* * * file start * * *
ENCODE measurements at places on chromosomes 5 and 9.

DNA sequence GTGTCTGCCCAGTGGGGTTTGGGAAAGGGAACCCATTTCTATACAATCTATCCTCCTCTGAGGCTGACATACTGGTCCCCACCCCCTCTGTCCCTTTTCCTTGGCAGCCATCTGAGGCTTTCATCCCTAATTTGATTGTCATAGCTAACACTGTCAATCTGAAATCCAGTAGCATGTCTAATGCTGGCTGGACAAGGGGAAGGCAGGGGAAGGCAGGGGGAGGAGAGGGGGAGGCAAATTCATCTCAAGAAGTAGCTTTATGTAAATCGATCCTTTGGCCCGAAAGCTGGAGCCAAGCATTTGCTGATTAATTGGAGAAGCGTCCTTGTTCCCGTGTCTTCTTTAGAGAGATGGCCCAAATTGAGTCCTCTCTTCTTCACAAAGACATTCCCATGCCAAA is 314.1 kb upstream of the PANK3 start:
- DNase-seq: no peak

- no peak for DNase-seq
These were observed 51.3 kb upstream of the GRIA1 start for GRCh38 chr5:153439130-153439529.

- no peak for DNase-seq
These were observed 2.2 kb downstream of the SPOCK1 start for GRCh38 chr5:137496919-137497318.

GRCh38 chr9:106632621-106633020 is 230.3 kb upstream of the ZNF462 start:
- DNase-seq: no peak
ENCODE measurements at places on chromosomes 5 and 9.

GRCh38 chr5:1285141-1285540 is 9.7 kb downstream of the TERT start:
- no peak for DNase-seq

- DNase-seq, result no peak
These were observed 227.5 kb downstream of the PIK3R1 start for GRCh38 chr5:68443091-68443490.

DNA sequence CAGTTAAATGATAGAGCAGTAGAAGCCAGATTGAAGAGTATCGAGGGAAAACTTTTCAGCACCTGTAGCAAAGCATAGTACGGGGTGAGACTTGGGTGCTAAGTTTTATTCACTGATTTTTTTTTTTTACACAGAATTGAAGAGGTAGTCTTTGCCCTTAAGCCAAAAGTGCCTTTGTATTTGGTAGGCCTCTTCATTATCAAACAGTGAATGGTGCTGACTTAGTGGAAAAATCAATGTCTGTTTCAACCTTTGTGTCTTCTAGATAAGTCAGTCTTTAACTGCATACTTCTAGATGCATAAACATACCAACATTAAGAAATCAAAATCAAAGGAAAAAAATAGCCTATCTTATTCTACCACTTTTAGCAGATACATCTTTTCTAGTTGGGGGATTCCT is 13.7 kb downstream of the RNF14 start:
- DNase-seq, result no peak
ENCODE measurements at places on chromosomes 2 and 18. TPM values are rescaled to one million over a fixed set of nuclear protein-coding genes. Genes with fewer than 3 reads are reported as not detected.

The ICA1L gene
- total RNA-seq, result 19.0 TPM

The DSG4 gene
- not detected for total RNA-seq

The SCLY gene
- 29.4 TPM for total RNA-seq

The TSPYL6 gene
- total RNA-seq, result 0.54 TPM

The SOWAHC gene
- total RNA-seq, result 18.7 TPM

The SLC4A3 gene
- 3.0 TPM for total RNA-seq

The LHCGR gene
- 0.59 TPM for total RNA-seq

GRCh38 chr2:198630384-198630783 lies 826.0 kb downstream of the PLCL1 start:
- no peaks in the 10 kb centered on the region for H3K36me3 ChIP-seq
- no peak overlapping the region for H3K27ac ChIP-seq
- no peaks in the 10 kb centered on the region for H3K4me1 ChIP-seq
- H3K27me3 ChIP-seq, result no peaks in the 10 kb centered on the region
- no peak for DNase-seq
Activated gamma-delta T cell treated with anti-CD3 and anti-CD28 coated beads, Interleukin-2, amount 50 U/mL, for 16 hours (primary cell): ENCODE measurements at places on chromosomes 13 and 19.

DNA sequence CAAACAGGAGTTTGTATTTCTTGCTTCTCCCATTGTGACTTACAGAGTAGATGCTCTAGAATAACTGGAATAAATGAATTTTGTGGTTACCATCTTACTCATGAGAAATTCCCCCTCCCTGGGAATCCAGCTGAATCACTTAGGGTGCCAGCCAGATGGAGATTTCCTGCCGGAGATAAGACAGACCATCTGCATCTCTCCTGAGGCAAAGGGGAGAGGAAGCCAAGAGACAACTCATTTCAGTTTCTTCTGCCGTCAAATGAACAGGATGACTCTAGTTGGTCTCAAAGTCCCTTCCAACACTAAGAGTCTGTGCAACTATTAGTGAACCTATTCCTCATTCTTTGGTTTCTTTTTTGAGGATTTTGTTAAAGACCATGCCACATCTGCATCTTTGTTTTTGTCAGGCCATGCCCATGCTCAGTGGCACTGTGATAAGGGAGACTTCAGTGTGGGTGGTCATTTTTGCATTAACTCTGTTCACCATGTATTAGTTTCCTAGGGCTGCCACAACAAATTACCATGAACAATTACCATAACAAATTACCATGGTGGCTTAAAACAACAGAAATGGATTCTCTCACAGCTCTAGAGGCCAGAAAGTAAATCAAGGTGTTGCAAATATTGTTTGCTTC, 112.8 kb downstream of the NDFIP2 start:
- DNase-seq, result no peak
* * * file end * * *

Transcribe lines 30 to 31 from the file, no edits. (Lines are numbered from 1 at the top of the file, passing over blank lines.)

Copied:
The LHCGR gene
- 0.59 TPM for total RNA-seq